The Karnataka high court has restrained students from wearing saffron shawls, scarves, hijab and any religious flag within the classroom. The court also made it clear the order was confined to such of the institutions wherein the College Development Committees have prescribed the student dress code or uniform.
The three-judge bench has said it was pained by ongoing agitations and closure of educational institutions over the past few days, especially when the court is seized of the matter and issues of constitutional significance and personal law are being debated.
“Ours is a country of plural cultures, religions and languages,” the bench said. “Being a secular state, it does not identify itself with any religion as its own.
Every citizen has the right to profess and practise any faith of choice. However, such a right, not being absolute, is susceptible to reasonable restrictions as provided by the Constitution. Whether wearing of hijab in the classroom is a part of essential religious practice of Islam in the light of constitutional guarantees, needs a deeper examination. ”
The court said that in a civilized society like India, no person can be permitted to disturb public peace and tranquillity in the name of religion, culture or the like.
“The interest of students would be better served by their returning to classes than by the continuation of agitations and consequent closure of institutions. The academic year is coming to an end. We hope and trust that all stakeholders and the public at large shall maintain peace and tranquillity,” the bench observed. During a hearing that spanned two hours on Thursday, senior advocate Sanjay Hegde, who appeared for the petitioner-students from a Udupi college, argued that the Karnataka Education Act,1983, does not have any provision which permits educational institutions to prescribe a uniform forstudents.
He said the Karnataka Educational Institutions (Classification, Regulation & Prescription of Curricula, etc. ) Rules, 1995, apart from being incompetent, are not applicable to pre-university institutions since they were promulgated basically for primary and secondary schools.
He contended that the rules do not provide for the imposition of a penalty if one violates the dress code and expulsion of students for violating the dress code would be grossly disproportionate to the alleged infraction.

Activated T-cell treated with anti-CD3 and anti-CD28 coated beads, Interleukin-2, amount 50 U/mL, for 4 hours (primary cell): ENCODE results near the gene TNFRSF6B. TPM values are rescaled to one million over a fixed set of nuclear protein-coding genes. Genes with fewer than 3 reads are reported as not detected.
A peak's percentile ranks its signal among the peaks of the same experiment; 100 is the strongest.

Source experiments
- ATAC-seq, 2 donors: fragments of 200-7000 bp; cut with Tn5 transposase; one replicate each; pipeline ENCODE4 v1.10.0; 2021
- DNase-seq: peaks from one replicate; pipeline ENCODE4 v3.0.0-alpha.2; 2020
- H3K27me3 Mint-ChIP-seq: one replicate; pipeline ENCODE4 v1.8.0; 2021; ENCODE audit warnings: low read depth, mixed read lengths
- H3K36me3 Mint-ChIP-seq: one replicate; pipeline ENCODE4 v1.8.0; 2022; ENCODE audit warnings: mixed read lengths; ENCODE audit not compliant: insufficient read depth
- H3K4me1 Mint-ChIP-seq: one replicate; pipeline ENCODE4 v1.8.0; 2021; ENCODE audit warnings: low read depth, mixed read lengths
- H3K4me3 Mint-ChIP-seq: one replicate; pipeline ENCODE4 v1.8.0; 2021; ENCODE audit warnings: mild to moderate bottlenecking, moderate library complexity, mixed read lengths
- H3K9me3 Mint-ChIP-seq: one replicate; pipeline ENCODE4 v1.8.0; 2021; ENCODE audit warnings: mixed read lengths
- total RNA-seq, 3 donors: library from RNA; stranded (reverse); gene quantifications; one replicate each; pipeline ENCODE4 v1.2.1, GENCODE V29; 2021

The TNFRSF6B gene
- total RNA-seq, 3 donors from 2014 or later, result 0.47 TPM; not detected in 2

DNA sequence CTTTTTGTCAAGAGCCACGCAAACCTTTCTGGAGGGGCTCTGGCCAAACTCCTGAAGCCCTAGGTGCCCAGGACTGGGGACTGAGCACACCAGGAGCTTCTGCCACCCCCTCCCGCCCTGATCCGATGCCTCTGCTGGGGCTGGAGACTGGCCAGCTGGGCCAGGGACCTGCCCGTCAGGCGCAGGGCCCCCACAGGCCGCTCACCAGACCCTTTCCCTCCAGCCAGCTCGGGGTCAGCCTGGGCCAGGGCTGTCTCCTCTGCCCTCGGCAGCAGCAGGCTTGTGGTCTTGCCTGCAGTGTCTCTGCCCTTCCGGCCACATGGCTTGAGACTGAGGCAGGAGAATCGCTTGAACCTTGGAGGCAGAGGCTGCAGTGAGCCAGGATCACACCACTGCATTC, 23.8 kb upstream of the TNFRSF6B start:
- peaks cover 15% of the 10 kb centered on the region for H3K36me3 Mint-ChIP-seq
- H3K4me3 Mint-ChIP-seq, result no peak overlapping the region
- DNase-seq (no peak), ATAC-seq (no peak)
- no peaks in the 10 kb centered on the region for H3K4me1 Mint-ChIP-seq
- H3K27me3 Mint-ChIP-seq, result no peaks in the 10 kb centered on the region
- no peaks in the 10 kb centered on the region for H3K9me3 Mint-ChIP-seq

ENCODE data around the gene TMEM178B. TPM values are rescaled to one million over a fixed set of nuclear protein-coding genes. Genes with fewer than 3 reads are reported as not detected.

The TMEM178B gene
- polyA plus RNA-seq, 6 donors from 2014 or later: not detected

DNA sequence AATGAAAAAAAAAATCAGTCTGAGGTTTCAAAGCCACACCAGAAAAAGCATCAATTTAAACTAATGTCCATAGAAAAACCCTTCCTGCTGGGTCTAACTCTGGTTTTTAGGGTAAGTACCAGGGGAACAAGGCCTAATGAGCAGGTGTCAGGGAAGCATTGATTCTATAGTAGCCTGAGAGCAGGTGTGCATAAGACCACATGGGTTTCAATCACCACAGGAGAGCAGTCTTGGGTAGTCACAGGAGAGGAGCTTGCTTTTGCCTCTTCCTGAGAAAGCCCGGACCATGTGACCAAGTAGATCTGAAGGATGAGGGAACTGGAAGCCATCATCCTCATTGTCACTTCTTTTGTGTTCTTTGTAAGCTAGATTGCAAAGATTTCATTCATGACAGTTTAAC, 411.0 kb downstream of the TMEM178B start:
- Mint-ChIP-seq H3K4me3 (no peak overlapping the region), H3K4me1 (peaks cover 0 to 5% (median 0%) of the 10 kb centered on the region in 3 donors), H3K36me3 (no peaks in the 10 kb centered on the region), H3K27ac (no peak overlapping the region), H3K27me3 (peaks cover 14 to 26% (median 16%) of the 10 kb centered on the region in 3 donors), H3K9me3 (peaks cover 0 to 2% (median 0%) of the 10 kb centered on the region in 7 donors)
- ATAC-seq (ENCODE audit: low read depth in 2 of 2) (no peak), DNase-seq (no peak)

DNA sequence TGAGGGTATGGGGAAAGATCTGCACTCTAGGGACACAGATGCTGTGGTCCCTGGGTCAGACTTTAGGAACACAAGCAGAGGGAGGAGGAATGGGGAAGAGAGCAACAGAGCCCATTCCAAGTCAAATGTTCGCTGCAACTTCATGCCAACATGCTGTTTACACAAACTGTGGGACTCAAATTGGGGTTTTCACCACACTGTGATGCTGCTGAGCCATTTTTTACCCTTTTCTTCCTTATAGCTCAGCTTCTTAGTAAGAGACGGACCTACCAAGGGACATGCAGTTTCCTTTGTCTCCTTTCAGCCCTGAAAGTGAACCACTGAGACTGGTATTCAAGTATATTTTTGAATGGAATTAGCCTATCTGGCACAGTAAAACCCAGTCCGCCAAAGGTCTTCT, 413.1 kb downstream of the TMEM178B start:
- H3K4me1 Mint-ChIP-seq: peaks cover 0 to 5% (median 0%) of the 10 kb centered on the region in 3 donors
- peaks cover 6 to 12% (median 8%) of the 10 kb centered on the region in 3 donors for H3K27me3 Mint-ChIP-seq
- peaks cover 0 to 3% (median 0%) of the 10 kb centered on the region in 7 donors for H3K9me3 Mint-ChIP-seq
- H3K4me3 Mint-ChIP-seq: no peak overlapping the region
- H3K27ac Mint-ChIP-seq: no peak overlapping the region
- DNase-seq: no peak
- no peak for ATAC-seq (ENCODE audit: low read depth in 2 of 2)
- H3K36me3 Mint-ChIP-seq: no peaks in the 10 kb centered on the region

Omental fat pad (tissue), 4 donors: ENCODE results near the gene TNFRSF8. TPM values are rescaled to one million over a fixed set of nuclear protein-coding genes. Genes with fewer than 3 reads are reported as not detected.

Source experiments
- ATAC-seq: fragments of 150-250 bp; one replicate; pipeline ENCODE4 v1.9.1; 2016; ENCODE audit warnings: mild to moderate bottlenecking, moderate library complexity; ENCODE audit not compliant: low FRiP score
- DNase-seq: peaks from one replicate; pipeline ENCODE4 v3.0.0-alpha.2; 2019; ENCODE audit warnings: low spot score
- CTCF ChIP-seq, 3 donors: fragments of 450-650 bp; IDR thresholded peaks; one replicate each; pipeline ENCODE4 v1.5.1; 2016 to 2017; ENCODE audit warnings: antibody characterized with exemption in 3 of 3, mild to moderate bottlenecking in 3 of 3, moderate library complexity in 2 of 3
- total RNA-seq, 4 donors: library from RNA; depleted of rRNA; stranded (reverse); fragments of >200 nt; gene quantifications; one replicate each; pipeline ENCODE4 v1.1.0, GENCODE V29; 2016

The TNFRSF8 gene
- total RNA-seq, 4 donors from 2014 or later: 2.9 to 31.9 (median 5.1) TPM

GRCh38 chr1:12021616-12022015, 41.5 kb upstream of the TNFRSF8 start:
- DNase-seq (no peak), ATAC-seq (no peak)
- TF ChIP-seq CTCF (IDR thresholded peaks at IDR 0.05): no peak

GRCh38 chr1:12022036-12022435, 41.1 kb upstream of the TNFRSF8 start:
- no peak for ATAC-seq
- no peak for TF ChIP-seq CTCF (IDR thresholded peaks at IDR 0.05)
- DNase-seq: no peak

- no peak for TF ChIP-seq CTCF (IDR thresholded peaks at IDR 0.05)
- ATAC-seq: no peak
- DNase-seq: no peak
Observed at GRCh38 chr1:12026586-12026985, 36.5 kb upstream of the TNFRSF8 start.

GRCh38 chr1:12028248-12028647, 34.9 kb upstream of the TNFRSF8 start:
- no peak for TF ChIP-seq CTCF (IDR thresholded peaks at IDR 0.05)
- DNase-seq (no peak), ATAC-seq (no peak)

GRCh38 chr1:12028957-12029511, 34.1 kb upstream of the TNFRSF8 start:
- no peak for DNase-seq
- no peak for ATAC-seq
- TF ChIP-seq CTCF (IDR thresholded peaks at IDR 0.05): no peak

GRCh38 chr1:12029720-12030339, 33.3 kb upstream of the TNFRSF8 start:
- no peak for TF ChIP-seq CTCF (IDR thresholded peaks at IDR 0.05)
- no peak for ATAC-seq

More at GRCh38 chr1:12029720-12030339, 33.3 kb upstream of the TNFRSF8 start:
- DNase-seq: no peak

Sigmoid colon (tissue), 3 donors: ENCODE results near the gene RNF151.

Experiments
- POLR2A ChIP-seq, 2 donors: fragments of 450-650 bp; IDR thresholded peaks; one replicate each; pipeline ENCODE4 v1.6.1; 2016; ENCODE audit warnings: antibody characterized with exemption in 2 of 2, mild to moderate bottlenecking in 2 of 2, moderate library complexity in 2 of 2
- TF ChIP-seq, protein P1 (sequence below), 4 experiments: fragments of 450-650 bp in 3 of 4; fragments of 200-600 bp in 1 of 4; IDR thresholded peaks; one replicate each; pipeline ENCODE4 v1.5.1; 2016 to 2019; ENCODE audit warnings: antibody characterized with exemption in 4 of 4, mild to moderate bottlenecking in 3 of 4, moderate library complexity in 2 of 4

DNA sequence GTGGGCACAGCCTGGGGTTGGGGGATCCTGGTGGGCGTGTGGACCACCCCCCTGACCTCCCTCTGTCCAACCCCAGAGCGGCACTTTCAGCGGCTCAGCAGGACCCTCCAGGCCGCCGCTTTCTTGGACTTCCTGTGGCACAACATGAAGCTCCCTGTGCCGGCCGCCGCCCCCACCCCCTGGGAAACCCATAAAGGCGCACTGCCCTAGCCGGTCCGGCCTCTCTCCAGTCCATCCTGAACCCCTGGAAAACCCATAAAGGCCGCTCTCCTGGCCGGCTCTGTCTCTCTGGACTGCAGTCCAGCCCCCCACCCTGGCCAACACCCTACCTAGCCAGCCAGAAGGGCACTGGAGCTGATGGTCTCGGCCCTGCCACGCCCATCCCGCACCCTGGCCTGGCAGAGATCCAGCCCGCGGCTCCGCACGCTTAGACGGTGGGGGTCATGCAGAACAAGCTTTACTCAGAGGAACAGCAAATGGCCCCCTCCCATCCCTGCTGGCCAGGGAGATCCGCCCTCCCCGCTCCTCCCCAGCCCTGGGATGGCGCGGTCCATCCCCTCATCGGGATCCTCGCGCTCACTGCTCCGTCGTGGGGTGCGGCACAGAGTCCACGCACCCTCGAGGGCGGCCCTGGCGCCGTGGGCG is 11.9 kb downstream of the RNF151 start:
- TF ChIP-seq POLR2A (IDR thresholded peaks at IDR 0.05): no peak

Hegde told the court that all stakeholders should show tolerance and catholicity so that girl students professing and practising the Islamic faith can attend classes with hijab and institutions should not insist upon the removal of hijab as a condition for gaining entry to classrooms.
In his submissions, senior advocate Devadatta Kamat, who appeared for two students from a Kundapur college, contended that the decisions of the Kerala, Madras and Bombay high courts have been wrongly construed by the government while structuring the February 5 circular relating to the dress code. He said the government’s stand that hijab is not a part of essential religious practice of the Islamic faith shows gross non-application of mind.
He said the government has no authority or competence to issue such an order or circular mandating college development committees to prescribe a uniform for students. Kamat said dress and attire are a part of speech and expression and the right to wear hijab is a matter of personal privacy; institutions cannot compel anyone to remove it.
In his brief response, advocate-general Prabhuling K Navadgi submitted that no prima facie case has been made out for the grant of interim relief.
He said there were several counter-agitations and students wanted to gain entry to institutions with saffron and blue shawls and other such symbolic clothes and religious flags. Consequently, he said, the government had to clamp prohibitory orders around educational institutions.
Navadgi said the order under challenge per se does not prescribe any uniform, since uniforms are the domain of institutions. “The agitation should end immediately and peace and tranquillity should be restored,” he said.